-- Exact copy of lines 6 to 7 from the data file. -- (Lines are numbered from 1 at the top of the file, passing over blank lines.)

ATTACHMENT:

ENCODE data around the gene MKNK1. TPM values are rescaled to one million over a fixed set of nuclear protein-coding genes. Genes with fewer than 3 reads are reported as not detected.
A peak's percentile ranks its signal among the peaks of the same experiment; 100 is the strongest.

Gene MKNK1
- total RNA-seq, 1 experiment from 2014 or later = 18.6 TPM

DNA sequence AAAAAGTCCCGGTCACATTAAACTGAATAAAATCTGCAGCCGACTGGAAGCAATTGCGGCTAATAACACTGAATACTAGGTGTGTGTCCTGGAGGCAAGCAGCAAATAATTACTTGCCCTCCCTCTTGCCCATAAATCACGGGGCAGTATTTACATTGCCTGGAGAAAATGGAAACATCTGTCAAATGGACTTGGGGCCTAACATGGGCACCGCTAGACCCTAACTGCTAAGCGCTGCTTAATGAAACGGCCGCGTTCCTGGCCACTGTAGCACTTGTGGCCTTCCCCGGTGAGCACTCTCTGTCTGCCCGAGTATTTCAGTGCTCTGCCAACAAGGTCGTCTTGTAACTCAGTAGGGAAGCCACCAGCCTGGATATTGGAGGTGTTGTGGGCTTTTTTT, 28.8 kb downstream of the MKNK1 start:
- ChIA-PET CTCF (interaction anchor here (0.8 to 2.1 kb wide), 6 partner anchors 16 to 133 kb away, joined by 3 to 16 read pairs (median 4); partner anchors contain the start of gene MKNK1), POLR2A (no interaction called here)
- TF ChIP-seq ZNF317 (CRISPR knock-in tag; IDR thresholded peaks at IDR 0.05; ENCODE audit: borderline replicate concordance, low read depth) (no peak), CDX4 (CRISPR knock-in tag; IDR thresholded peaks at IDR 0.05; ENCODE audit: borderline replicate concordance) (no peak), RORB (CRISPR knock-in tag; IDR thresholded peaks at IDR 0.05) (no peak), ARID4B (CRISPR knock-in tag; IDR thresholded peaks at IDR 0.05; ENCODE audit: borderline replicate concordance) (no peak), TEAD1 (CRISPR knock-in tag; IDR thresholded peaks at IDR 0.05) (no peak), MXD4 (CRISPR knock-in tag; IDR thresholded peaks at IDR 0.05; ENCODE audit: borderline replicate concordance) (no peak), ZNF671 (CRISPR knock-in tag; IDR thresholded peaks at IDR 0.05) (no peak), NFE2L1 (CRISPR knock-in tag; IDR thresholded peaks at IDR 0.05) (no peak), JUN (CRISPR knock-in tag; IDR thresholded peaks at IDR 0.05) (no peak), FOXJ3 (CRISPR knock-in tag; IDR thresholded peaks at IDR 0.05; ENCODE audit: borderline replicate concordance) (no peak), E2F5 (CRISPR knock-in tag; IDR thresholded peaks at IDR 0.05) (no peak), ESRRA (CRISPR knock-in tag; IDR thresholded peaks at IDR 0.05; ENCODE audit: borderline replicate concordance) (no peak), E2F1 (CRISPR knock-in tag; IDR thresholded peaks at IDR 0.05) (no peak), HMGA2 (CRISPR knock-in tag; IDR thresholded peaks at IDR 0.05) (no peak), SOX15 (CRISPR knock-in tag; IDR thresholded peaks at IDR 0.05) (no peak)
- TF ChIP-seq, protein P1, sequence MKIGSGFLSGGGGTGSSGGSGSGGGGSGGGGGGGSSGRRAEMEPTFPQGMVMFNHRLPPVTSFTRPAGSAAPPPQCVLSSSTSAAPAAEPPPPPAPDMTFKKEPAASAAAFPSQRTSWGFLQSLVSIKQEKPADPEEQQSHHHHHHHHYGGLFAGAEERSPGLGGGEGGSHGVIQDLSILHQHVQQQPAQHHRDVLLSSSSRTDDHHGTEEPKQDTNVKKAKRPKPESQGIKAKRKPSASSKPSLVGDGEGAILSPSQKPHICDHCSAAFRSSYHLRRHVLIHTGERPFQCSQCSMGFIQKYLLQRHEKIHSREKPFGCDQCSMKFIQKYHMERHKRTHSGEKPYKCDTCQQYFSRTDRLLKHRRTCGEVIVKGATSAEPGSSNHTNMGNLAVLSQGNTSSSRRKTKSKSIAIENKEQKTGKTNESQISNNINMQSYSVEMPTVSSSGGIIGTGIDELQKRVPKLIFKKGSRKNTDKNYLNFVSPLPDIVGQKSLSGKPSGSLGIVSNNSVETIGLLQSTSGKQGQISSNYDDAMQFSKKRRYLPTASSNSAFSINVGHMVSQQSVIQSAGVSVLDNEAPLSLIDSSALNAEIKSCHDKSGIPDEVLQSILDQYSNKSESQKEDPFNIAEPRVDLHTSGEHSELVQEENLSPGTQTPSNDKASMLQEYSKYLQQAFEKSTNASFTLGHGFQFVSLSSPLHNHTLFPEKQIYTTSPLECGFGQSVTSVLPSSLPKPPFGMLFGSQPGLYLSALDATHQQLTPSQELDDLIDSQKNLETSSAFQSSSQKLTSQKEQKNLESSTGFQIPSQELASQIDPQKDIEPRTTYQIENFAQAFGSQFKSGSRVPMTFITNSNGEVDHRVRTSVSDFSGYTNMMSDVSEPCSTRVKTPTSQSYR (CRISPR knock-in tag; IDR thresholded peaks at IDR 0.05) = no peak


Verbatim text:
- ChIA-PET CTCF (interaction anchor here (0.8 to 2.1 kb wide), 6 partner anchors 16 to 133 kb away, joined by 3 to 16 read pairs (median 4); partner anchors contain the start of gene MKNK1), POLR2A (no interaction called here)
- TF ChIP-seq ZNF317 (CRISPR knock-in tag; IDR thresholded peaks at IDR 0.05; ENCODE audit: borderline replicate concordance, low read depth) (no peak), CDX4 (CRISPR knock-in tag; IDR thresholded peaks at IDR 0.05; ENCODE audit: borderline replicate concordance) (no peak), RORB (CRISPR knock-in tag; IDR thresholded peaks at IDR 0.05) (no peak), ARID4B (CRISPR knock-in tag; IDR thresholded peaks at IDR 0.05; ENCODE audit: borderline replicate concordance) (no peak), TEAD1 (CRISPR knock-in tag; IDR thresholded peaks at IDR 0.05) (no peak), MXD4 (CRISPR knock-in tag; IDR thresholded peaks at IDR 0.05; ENCODE audit: borderline replicate concordance) (no peak), ZNF671 (CRISPR knock-in tag; IDR thresholded peaks at IDR 0.05) (no peak), NFE2L1 (CRISPR knock-in tag; IDR thresholded peaks at IDR 0.05) (no peak), JUN (CRISPR knock-in tag; IDR thresholded peaks at IDR 0.05) (no peak), FOXJ3 (CRISPR knock-in tag; IDR thresholded peaks at IDR 0.05; ENCODE audit: borderline replicate concordance) (no peak), E2F5 (CRISPR knock-in tag; IDR thresholded peaks at IDR 0.05) (no peak), ESRRA (CRISPR knock-in tag; IDR thresholded peaks at IDR 0.05; ENCODE audit: borderline replicate concordance) (no peak), E2F1 (CRISPR knock-in tag; IDR thresholded peaks at IDR 0.05) (no peak), HMGA2 (CRISPR knock-in tag; IDR thresholded peaks at IDR 0.05) (no peak), SOX15 (CRISPR knock-in tag; IDR thresholded peaks at IDR 0.05) (no peak)